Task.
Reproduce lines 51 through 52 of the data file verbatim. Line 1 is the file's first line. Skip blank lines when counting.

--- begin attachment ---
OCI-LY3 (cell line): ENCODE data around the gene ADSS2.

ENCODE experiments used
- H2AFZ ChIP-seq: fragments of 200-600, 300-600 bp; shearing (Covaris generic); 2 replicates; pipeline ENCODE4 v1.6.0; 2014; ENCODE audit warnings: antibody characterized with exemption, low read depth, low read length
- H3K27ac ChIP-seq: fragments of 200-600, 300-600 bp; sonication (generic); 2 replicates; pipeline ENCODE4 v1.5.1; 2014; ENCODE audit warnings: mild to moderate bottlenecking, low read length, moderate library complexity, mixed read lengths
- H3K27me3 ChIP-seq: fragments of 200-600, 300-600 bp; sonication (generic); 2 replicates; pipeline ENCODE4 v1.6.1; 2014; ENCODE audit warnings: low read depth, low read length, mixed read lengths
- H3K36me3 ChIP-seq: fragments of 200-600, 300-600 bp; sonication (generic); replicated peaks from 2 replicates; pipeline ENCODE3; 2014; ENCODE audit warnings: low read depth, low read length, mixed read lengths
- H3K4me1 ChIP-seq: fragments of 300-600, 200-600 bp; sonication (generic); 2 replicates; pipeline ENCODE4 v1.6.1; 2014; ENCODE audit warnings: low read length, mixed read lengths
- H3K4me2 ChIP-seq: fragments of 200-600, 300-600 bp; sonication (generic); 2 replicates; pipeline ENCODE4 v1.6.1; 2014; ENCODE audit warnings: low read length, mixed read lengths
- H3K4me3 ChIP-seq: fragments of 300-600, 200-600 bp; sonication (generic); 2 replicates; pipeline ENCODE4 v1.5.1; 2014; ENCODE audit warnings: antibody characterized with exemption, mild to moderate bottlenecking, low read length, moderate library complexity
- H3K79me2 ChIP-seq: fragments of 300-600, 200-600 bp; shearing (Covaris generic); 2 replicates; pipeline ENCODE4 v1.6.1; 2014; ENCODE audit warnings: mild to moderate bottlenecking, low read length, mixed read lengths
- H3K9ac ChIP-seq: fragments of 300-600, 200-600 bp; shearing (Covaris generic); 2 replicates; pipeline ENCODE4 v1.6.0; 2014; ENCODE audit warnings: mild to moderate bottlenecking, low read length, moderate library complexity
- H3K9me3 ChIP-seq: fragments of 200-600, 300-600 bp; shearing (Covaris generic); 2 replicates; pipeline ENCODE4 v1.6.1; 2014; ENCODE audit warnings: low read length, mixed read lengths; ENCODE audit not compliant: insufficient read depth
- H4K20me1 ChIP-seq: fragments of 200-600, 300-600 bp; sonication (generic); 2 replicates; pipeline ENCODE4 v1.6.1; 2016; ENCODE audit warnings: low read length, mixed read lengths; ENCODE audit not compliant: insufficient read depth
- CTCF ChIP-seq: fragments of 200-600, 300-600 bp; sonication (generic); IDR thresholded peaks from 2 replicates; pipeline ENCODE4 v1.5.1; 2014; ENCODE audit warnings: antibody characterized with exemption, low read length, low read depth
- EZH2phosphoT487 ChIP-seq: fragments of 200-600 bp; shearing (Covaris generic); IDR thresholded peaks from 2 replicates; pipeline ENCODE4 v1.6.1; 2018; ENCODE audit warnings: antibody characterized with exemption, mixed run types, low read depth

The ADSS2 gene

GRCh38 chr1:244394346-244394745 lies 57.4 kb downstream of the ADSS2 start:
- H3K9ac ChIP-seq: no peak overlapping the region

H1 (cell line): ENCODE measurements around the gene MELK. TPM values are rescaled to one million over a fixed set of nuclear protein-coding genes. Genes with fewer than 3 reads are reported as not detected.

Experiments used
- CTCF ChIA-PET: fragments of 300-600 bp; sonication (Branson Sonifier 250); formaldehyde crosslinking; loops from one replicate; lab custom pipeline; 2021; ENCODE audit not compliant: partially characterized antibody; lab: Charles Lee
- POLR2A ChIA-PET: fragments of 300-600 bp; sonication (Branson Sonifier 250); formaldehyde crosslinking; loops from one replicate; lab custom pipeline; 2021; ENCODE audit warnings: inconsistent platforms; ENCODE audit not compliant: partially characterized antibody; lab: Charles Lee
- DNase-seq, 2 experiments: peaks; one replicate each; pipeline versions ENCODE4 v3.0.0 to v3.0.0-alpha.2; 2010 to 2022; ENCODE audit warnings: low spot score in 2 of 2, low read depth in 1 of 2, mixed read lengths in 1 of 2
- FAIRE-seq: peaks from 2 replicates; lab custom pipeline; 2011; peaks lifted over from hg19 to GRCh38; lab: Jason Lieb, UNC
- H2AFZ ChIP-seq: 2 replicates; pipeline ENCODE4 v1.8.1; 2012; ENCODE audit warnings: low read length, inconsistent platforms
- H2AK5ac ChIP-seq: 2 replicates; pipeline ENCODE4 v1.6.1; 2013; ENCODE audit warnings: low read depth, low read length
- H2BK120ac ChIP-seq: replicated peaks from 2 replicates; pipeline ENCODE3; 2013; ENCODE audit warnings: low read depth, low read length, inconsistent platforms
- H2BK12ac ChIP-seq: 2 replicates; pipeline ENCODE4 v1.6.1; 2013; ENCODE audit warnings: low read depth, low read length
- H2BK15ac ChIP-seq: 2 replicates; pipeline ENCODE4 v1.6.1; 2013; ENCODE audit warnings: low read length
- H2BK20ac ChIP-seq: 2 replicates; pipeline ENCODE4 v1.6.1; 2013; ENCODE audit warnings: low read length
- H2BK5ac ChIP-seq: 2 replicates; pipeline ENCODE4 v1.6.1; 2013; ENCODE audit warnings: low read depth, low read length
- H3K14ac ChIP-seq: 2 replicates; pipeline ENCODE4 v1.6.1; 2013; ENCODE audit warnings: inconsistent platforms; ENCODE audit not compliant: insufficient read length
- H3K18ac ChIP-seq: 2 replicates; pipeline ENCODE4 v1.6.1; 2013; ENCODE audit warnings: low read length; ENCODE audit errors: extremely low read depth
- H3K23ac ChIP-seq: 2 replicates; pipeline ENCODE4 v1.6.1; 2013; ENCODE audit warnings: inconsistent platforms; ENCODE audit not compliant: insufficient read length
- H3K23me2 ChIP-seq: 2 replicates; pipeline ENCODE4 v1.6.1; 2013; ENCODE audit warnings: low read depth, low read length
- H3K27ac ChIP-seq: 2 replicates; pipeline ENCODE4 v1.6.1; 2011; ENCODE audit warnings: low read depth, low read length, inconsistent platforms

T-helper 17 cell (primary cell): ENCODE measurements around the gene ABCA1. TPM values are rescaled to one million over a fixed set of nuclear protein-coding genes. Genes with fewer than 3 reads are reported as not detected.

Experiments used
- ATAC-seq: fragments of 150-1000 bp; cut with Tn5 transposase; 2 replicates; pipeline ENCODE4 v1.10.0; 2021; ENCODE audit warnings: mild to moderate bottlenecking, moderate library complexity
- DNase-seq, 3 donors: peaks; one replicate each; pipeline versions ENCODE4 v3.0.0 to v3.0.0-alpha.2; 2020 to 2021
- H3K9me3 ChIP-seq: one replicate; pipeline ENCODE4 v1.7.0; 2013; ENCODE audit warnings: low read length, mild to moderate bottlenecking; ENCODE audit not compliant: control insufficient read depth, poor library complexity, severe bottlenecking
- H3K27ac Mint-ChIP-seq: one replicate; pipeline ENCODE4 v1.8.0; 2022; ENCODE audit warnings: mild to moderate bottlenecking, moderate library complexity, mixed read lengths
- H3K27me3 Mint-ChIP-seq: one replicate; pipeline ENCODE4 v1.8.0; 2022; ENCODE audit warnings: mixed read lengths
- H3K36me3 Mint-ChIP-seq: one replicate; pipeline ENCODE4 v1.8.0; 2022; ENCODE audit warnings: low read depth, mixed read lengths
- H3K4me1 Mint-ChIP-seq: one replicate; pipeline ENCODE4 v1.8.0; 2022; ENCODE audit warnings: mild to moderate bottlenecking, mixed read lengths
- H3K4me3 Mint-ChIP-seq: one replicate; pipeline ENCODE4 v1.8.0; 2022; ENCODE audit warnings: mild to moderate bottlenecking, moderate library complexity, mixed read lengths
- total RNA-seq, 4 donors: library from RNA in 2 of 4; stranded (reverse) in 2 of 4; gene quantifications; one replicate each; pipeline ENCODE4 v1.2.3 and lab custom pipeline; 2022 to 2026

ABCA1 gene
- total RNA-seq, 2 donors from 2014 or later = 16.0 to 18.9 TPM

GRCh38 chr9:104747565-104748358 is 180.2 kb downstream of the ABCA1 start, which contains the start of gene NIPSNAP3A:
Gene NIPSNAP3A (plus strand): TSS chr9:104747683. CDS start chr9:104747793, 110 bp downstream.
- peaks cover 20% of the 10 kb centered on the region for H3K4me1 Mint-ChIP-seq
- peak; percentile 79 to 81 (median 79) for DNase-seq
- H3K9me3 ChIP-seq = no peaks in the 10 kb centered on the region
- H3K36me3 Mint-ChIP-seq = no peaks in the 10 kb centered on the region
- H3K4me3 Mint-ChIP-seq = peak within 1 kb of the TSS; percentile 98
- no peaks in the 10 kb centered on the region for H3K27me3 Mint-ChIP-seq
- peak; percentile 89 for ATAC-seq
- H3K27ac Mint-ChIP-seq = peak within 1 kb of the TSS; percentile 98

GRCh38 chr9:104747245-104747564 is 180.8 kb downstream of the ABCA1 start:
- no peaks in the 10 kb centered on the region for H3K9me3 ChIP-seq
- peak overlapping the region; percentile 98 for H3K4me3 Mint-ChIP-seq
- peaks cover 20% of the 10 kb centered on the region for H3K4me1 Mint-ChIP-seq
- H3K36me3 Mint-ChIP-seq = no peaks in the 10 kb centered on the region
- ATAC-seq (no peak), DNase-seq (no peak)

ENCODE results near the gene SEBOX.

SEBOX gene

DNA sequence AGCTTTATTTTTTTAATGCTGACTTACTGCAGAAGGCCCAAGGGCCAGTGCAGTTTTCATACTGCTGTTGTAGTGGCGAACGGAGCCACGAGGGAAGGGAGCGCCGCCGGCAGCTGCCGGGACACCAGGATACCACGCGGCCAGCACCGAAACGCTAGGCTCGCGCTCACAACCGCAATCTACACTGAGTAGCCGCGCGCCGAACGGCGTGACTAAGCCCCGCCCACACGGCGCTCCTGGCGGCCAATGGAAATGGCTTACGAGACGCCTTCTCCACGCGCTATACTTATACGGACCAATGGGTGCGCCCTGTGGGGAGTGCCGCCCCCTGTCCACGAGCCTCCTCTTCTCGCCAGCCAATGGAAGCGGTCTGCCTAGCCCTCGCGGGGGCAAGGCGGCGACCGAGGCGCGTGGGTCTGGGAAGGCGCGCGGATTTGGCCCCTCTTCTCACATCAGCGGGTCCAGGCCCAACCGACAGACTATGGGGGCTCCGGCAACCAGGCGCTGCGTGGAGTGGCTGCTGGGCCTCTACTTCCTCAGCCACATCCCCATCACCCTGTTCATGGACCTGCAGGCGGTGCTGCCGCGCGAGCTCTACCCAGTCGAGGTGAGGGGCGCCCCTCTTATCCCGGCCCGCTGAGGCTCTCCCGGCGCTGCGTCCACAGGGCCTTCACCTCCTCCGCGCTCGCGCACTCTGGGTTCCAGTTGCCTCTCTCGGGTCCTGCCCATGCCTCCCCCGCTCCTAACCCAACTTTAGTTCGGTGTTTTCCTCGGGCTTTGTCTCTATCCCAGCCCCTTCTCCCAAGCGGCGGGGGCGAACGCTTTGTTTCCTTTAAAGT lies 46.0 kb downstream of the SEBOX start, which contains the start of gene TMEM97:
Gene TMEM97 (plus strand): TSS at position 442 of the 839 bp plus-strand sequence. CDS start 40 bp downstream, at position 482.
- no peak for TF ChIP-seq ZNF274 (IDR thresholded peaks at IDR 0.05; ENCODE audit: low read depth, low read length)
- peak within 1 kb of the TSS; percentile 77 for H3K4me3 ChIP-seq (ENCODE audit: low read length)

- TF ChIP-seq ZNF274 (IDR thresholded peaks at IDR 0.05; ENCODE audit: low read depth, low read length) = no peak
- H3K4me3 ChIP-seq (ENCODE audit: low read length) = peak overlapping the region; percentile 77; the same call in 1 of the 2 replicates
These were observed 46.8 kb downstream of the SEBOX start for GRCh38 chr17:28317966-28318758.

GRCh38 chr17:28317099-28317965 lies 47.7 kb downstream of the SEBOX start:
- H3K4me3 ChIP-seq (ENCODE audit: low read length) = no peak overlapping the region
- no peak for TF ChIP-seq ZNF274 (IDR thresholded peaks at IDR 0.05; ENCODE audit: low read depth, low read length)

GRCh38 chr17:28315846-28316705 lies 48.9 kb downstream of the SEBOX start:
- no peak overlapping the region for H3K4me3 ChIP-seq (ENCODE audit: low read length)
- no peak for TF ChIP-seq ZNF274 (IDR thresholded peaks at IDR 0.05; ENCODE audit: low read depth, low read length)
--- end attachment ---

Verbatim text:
Gene NIPSNAP3A (plus strand): TSS chr9:104747683. CDS start chr9:104747793, 110 bp downstream.
- peaks cover 20% of the 10 kb centered on the region for H3K4me1 Mint-ChIP-seq